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Optimism, Cynical Hostility Influence Fall Risk in Women

Optimism linked to decreased risk of two or more falls; hostility linked to increased risk

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WEDNESDAY, Aug. 31, 2016 (HealthDay News) -- Optimism is associated with a decreased fall risk and cynical hostility with an increased fall risk for women, according to a study published online Aug. 27 in the Journal of Bone and Mineral Research.

Jane A. Cauley, Dr.P.H., from the University of Pittsburgh, and colleagues examined whether personality influences fall and fracture risk. The researchers used data from 87,342 women enrolled in the Women's Health Initiative Observational Study. The risk of falls and fractures was examined across quartiles of optimism and hostility.

The researchers found that women with the highest optimism scores were less likely to report two or more falls in the past year (odds ratio, 0.89) in multivariable-adjusted models. Women in the highest quartile for hostility had increased risk of having two or more falls (odds ratio, 1.12). Higher optimism scores were also associated with a reduced risk of fractures, but this correlation was attenuated after multivariable adjustment. A modestly increased risk of any fracture was seen for women with the greatest hostility (multivariable-adjusted hazard ratio, 1.05), but no correlation was seen for specific fracture sites.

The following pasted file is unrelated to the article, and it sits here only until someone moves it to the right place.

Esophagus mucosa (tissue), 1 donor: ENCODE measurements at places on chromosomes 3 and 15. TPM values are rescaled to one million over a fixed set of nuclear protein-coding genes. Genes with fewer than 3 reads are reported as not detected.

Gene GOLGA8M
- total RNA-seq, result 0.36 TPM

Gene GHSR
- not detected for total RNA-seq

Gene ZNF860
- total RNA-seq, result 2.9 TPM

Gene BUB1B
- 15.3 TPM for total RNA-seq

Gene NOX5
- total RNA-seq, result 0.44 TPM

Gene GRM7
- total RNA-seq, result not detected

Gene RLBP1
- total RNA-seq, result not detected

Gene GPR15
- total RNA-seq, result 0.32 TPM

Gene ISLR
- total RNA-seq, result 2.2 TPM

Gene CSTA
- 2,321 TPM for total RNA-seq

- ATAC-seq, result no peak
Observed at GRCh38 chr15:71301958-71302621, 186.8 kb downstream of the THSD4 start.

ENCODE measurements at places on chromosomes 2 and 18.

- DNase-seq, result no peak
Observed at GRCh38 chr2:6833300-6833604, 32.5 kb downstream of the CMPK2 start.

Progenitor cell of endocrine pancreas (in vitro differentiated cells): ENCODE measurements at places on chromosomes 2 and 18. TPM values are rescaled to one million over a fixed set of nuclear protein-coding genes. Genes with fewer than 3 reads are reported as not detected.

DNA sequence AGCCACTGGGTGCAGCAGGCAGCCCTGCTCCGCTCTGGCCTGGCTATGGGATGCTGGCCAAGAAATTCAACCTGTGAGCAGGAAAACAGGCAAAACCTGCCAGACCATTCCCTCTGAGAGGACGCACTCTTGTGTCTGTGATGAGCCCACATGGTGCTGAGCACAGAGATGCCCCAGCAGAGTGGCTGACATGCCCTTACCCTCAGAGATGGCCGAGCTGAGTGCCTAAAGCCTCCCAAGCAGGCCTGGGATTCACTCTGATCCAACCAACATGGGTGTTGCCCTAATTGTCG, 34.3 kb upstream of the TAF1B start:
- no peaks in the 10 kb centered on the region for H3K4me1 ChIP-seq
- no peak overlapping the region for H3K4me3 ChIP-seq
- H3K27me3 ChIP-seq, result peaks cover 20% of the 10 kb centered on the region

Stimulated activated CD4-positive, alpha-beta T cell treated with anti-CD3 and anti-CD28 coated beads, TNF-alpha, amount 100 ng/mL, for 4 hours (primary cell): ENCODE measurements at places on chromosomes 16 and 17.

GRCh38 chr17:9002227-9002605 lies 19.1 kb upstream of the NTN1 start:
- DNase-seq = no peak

"Optimism was independently associated with a decreased risk of ≥2 falls, and hostility, an increased risk of ≥2 falls, independent of traditional risk factors," the authors write. "The magnitude of the association was similar to aging five years. Whether interventions aimed at attitudes could reduce fall risks remains to be determined."

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